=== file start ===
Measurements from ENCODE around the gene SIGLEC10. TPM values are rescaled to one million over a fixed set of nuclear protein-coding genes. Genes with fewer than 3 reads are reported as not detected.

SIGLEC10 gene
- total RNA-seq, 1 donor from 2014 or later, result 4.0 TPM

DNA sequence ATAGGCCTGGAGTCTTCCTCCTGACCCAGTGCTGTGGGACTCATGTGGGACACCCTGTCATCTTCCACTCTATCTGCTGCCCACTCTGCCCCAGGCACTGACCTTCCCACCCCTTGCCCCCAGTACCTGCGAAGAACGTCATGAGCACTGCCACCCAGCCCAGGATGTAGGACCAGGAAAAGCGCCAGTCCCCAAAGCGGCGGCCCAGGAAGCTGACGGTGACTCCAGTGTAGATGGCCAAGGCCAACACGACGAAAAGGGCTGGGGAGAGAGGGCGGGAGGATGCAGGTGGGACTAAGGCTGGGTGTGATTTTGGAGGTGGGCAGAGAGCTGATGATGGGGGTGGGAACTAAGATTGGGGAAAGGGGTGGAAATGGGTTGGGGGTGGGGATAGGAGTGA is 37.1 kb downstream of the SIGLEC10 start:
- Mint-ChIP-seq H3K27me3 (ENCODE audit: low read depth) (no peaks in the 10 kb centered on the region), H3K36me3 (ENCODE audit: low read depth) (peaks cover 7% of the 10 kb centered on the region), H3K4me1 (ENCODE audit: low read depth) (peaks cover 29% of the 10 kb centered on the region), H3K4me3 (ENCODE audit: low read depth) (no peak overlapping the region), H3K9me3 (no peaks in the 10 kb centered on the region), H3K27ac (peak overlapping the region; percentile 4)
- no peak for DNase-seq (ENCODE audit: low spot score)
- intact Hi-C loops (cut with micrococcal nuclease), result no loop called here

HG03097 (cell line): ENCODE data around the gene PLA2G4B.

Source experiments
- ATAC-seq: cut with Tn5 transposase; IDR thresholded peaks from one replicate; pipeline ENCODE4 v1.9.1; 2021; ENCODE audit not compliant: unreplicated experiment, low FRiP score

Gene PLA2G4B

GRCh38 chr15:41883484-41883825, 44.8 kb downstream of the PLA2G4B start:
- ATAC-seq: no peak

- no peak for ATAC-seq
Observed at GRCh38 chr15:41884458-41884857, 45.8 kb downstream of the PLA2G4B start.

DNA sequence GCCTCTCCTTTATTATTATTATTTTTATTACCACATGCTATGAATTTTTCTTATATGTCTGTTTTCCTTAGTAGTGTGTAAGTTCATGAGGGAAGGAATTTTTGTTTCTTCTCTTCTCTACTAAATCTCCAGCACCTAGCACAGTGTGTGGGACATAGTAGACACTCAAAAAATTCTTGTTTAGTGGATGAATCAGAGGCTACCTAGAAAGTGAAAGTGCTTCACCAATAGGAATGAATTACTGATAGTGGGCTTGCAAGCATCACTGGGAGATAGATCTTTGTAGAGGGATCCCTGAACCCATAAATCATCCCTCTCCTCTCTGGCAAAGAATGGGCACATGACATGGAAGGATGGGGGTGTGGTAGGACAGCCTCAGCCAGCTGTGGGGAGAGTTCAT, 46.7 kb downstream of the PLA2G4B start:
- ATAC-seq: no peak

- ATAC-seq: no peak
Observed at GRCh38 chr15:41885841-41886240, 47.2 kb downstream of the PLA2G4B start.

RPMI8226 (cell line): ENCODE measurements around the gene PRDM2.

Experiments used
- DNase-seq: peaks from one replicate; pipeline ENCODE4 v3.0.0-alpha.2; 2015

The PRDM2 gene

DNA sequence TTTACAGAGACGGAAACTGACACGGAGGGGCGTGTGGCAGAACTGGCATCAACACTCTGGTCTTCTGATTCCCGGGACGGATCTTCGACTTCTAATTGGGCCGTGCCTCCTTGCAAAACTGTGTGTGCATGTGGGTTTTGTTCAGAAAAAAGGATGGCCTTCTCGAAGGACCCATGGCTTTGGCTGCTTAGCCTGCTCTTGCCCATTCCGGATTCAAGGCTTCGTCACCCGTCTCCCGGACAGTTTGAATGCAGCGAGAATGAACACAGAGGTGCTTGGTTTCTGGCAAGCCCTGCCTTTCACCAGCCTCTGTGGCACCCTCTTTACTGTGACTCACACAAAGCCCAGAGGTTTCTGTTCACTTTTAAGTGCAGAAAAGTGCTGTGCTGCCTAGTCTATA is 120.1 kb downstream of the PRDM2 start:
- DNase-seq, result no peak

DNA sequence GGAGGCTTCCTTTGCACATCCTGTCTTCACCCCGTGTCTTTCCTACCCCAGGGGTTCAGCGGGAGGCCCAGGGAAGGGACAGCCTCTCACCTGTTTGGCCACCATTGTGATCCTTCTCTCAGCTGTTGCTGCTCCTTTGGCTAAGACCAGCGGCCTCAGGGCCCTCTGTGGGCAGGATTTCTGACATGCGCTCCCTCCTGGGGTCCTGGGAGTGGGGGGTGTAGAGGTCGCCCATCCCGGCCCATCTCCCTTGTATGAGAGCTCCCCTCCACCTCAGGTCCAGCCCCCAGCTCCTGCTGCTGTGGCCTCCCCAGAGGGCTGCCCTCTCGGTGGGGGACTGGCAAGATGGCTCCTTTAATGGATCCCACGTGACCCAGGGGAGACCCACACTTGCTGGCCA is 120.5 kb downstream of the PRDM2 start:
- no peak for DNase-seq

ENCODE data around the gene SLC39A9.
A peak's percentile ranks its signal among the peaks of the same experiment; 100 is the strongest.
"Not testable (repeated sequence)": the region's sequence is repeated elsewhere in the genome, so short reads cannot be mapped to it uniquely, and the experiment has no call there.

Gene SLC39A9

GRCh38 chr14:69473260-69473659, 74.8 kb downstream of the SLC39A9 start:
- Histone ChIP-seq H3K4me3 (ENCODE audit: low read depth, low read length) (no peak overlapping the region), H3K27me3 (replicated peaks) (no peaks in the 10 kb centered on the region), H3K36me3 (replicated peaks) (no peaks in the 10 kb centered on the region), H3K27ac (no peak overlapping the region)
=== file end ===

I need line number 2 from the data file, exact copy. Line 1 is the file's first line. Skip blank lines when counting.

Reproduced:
SIGLEC10 gene